Blue

„Blue is darkness made visible.“ - Derek Jarman

Great value has been placed on blue since earliest times, and people have gone to extraordinary lengths to manufacture, capture and possess it. Plants yielded a blue dye called indigo that once held great ceremonial importance and commercial value. The semi-precious stone lapis lazuli was used in ancient Egypt for not only jewelry and ornamentation, but also to make ultramarine the most expensive of all pigments. Blue became associated with holiness, humility, virtue and also wealth. 

The scientific phenomenon of Rayleigh Scattering disperses waves of light as they reach molecules in the atmosphere, creating the blue of the sky and the Color of water. It is the light that gets lost, a blue of absence, longing and desire, the blue on the horizon, which as author Rebecca Solnit describes „is a deeper, dreamier, melancholy blue, that blue at the farthest reaches of the places where you see for miles, the blue of distance.“

What Gives the Morpho Butterfly Its Magnificent Blue? How it’s possible that the Morpho butterfly’s wings appear to be blue, despite their containing no blue pigment at all? The secret: Each of the wing’s scales is a “huge” cell that can bend and reflect light.

Blue land animals are rare; there are no blue land mammals and very few blue birds. Blue is in fact so rare in nature that philogists claim it was the last color to enter human vocabulary because we needed to describe things that are blue. It is nonetheless all-encompassing and omnipresent, yet somehow intangible. 

In China, blue represents immortality, while in Japan indigo blue is often used in art and clothing to symbolize the vast ocean surrounding its islands. In Iran blue is the Color of mourning. In Germany between 1911 and 1914, the Russian emigré artist and Color theorist Vasily Kandinsky and painters Franz Marc and August Macke formed the group „Der Blaue Reiter“ (The Blue Rider), for whom blue symbolized spirituality and eternity.

I like this color, a lot! Blue is the color of elegance, of mystery, of the blue hour - the moment of silence, of seduction between darkness and light, when all the birds are asleep, when the sun is at a certain distance below the horizon.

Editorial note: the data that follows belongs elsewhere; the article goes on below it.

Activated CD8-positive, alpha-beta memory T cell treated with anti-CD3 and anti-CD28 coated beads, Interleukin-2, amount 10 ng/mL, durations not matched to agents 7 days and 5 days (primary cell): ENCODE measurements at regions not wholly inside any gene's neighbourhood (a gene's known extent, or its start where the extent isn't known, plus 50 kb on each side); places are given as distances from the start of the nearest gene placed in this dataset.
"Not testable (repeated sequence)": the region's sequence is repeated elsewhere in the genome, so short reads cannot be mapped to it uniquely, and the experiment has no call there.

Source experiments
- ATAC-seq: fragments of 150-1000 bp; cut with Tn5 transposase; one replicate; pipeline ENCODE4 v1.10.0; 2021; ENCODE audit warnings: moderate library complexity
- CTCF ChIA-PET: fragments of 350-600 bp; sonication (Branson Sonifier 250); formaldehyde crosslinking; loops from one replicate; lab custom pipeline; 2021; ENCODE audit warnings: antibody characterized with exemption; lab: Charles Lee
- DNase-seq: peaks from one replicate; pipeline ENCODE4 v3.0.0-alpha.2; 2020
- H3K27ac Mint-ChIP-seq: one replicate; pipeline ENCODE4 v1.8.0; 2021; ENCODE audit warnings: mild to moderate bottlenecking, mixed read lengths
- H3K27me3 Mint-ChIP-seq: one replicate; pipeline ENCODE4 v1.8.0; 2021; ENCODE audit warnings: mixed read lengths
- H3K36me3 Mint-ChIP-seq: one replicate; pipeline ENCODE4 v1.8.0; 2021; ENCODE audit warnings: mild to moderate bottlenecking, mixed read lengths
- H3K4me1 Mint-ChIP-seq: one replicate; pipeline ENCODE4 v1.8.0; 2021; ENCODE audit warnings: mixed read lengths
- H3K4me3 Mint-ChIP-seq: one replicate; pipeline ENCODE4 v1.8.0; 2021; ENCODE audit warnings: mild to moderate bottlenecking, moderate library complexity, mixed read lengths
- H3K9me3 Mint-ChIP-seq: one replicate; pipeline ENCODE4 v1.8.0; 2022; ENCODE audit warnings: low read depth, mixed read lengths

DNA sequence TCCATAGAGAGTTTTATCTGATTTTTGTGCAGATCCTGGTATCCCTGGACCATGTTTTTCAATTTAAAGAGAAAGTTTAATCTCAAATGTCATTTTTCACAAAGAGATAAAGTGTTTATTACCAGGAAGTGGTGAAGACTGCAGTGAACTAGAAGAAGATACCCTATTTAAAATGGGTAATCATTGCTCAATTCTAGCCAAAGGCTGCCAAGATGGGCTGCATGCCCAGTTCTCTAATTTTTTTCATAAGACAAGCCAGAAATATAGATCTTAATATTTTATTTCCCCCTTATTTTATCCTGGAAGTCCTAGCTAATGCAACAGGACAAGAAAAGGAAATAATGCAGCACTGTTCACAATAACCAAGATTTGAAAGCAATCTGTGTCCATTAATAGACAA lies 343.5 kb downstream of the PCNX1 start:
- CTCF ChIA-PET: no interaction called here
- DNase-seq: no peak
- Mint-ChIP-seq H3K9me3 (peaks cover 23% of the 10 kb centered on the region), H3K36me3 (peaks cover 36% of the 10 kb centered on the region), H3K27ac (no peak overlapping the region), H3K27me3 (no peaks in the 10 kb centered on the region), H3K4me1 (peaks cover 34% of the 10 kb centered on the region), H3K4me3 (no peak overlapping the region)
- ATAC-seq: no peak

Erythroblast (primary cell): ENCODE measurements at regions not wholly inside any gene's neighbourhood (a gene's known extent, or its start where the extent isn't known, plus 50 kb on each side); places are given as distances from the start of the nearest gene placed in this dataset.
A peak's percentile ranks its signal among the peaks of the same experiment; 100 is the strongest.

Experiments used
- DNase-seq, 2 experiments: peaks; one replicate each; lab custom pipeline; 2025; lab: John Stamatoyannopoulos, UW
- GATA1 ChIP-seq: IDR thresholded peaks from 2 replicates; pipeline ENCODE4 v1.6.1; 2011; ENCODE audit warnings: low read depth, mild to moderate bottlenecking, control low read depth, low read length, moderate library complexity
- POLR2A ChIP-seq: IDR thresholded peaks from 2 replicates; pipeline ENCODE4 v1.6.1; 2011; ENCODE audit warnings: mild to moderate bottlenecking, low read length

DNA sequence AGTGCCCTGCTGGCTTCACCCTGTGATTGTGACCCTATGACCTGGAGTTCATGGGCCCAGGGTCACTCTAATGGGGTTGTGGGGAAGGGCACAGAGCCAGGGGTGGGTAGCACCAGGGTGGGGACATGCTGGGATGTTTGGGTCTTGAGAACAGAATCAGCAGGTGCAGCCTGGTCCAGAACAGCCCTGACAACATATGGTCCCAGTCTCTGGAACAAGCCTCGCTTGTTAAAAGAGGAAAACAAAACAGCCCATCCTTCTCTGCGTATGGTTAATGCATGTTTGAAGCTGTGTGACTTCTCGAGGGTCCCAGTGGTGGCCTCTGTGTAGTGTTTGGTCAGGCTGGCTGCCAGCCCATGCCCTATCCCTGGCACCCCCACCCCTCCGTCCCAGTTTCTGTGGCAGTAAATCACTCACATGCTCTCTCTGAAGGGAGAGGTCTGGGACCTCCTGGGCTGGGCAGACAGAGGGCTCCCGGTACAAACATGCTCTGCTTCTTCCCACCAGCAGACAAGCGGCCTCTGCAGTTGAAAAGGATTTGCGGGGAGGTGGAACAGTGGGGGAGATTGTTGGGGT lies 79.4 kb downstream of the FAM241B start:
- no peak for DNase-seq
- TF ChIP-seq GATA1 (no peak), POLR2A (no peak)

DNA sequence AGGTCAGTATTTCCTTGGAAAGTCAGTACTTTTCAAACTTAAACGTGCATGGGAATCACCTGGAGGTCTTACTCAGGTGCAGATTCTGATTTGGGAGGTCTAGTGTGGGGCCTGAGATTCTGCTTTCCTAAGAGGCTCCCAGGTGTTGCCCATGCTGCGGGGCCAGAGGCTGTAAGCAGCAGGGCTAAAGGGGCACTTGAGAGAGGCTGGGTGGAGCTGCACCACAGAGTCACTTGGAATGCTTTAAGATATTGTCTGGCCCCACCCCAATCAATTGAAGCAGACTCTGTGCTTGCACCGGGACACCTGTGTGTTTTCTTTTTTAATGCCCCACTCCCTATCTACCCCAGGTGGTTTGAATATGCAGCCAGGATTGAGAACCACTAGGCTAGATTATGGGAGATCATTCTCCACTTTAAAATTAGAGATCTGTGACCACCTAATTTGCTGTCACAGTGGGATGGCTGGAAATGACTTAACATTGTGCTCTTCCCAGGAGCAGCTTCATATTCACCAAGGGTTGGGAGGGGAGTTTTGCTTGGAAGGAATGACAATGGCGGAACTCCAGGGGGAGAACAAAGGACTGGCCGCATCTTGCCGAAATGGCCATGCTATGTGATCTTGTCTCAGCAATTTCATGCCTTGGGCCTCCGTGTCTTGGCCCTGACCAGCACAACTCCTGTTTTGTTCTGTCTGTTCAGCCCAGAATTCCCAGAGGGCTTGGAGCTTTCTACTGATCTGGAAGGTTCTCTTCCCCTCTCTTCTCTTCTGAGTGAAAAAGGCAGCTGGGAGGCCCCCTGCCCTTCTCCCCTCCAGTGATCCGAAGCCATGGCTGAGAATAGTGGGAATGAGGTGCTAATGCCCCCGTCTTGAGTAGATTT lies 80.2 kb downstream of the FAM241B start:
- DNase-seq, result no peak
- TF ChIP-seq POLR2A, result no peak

I hope…

In the centre of the room, the installation „I hope…“ by the Japanese artist Chiharu Shiota (*1972) takes up the motif of the floating world and transforms it into a hovering, three–dimensional landscape. In the sea of red cords, the outlines of three filigree metal boats appear, as do thousands of pieces of paper. 

At the artist‘s invitation, people from all over the world have expressed their hopes and wishes in these notes, thus taking part in art and current events.

This unifying idea also guided Kojiro Matsukata and Karl Ernst Osthaus, who brought together current trends in the art of their time in their museums, wanted to encourage their contemporaries to participate and strived for a dialogue between Western and Eastern art. With „I hope…“, the exhibition opens into the present and points to an imagined future.


RENOIR, MONET, GAUGUIN

Claude Monet  1840 Paris – 1926 Giverny –  Le bassin aux nymphaeas, ca. 1916

Claude Monet  1840 Paris – 1926 Giverny –  Le bassin aux nymphaeas, ca. 1916

Museum Folkwang‘s major holdings of Post– Impressionist works enter into dialogue with the collection from the National Museum of Western Art in Tokyo. Taking some 120 works, the exhibition highlights how Impressionism evolved from an art movement initially viewed with critical skepticism into a style that is today considered the beginning of Modernism – the story is told here by means of two fascinating and outstanding early 20th century collectors, namely Kojiro Matsukata and Karl Ernst Osthaus. For the first time since the 1950s, a significant part of the Matsukata Collection will be on view in Europe again. Following the exhibition in Essen, the National Museum of Western Art will present a second part of the show in Tokyo on the relations between people and nature.

Claude Monet – Sur le bateau (Jeunes filles en barque) The National Museum of Western Art, Tokyo. Matsukata Collection

Claude Monet – Sur le bateau (Jeunes filles en barque) The National Museum of Western Art, Tokyo. Matsukata Collection